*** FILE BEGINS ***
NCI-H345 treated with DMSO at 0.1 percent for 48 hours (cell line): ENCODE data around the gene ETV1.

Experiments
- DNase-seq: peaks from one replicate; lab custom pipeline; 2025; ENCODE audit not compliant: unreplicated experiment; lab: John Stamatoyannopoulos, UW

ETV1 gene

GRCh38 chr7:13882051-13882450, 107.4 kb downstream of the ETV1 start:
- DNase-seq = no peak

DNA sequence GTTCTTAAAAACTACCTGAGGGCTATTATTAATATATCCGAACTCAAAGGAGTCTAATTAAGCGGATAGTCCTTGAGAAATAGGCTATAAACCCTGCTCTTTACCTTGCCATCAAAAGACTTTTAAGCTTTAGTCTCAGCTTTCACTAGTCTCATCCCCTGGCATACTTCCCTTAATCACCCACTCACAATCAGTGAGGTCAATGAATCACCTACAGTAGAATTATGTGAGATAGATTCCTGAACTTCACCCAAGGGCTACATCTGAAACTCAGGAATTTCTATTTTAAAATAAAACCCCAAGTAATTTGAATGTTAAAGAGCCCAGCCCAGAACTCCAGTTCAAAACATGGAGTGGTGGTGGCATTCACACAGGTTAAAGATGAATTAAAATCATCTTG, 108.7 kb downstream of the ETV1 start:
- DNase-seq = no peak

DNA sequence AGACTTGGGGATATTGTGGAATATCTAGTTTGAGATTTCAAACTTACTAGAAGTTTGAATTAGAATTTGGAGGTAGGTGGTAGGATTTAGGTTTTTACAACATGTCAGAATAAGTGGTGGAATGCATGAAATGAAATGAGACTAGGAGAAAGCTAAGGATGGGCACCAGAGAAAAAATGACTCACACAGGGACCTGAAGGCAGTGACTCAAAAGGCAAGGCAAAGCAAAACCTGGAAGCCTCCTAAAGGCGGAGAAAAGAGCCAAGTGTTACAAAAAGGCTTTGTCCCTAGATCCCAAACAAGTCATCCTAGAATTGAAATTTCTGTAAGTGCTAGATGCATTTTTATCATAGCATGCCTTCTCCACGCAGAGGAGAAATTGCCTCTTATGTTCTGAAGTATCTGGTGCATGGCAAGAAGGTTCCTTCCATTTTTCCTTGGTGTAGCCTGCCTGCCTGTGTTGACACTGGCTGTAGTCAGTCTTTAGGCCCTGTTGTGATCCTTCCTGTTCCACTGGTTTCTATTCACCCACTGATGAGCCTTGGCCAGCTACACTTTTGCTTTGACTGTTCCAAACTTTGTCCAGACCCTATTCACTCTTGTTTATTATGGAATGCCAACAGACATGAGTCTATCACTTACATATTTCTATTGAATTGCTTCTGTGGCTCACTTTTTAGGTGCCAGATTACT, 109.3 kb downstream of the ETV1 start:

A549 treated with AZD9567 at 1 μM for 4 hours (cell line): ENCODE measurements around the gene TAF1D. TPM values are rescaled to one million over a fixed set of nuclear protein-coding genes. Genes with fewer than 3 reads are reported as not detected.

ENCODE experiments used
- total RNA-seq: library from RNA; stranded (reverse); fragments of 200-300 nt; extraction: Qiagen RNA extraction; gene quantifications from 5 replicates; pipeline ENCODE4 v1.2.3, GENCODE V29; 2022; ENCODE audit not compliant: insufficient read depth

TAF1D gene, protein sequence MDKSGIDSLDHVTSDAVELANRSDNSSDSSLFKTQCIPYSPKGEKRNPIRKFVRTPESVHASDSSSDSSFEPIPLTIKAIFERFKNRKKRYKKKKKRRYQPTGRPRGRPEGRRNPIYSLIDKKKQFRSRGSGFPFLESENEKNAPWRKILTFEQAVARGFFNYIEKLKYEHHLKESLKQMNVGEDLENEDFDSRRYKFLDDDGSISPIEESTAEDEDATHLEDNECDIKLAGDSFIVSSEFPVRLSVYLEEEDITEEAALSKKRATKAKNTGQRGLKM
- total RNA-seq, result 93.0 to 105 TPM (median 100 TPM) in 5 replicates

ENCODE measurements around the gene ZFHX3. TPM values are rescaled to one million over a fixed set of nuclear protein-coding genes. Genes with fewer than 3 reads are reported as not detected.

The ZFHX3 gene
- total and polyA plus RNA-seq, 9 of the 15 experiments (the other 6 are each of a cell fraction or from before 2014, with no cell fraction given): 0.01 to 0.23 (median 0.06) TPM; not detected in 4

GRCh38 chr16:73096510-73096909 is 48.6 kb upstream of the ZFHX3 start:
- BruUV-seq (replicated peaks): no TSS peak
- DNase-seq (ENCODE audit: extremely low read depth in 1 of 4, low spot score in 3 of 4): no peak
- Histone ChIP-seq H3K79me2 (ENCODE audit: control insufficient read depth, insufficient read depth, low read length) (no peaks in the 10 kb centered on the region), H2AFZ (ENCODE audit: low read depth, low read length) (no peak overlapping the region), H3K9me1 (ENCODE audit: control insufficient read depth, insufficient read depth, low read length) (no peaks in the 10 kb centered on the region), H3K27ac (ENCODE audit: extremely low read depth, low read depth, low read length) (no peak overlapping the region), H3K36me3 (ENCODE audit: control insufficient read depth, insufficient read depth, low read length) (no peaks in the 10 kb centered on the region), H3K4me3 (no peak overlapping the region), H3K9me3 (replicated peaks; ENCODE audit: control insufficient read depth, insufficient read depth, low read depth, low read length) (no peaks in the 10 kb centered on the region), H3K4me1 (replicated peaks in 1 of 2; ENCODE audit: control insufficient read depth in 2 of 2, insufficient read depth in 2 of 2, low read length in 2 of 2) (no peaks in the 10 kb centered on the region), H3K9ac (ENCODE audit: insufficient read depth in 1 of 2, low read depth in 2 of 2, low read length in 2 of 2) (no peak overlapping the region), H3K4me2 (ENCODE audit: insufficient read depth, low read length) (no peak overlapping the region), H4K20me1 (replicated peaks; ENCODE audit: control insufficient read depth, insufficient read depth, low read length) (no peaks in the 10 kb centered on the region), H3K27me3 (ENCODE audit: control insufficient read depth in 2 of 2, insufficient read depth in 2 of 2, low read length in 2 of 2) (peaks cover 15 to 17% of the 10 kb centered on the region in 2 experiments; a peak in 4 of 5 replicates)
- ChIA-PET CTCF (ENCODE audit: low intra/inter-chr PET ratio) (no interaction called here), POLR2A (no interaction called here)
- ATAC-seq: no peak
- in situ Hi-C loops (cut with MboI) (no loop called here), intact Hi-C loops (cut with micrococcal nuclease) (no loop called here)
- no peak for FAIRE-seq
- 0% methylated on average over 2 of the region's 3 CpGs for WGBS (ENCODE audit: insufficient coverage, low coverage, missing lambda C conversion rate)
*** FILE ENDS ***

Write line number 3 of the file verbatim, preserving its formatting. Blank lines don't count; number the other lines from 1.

- DNase-seq: peaks from one replicate; lab custom pipeline; 2025; ENCODE audit not compliant: unreplicated experiment; lab: John Stamatoyannopoulos, UW